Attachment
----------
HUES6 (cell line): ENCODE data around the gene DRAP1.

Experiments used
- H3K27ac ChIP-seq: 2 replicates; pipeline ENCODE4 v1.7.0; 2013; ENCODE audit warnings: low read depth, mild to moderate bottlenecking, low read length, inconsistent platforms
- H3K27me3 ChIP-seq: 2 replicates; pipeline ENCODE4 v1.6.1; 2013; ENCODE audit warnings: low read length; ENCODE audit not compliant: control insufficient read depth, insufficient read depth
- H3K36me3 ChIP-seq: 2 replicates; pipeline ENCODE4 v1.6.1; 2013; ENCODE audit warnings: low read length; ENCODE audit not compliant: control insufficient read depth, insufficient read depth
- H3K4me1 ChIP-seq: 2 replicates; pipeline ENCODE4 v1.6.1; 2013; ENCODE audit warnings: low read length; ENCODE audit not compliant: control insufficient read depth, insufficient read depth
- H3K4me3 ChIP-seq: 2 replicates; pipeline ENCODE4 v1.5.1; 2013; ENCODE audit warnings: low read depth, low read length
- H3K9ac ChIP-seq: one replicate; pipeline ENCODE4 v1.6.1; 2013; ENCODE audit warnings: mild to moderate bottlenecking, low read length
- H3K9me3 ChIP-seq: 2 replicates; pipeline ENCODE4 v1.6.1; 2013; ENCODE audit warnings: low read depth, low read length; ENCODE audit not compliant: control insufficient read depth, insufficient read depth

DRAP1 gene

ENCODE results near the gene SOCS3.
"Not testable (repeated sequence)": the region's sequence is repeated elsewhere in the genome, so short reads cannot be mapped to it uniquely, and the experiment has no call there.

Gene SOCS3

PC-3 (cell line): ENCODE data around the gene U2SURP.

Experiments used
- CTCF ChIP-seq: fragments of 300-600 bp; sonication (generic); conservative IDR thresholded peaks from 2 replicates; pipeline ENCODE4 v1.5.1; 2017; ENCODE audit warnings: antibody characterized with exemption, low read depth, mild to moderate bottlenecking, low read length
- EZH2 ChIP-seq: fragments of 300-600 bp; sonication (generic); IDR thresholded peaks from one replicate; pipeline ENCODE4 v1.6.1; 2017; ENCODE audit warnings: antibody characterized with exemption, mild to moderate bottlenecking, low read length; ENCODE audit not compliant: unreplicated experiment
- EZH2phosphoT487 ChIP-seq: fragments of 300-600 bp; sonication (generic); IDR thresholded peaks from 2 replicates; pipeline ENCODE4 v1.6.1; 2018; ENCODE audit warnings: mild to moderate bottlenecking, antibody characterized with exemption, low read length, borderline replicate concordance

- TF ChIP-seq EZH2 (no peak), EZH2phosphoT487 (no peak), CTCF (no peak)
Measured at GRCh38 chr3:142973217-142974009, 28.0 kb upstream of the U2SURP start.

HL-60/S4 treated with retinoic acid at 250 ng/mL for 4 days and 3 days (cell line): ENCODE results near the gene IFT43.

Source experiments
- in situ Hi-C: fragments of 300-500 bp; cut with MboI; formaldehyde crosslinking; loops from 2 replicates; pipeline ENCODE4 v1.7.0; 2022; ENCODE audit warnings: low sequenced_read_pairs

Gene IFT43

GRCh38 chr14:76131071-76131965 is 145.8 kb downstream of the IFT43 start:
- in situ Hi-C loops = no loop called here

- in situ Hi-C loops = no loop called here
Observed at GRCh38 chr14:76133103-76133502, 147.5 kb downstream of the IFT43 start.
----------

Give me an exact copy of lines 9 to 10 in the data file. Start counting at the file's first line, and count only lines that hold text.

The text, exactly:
- H3K9me3 ChIP-seq: 2 replicates; pipeline ENCODE4 v1.6.1; 2013; ENCODE audit warnings: low read depth, low read length; ENCODE audit not compliant: control insufficient read depth, insufficient read depth

DRAP1 gene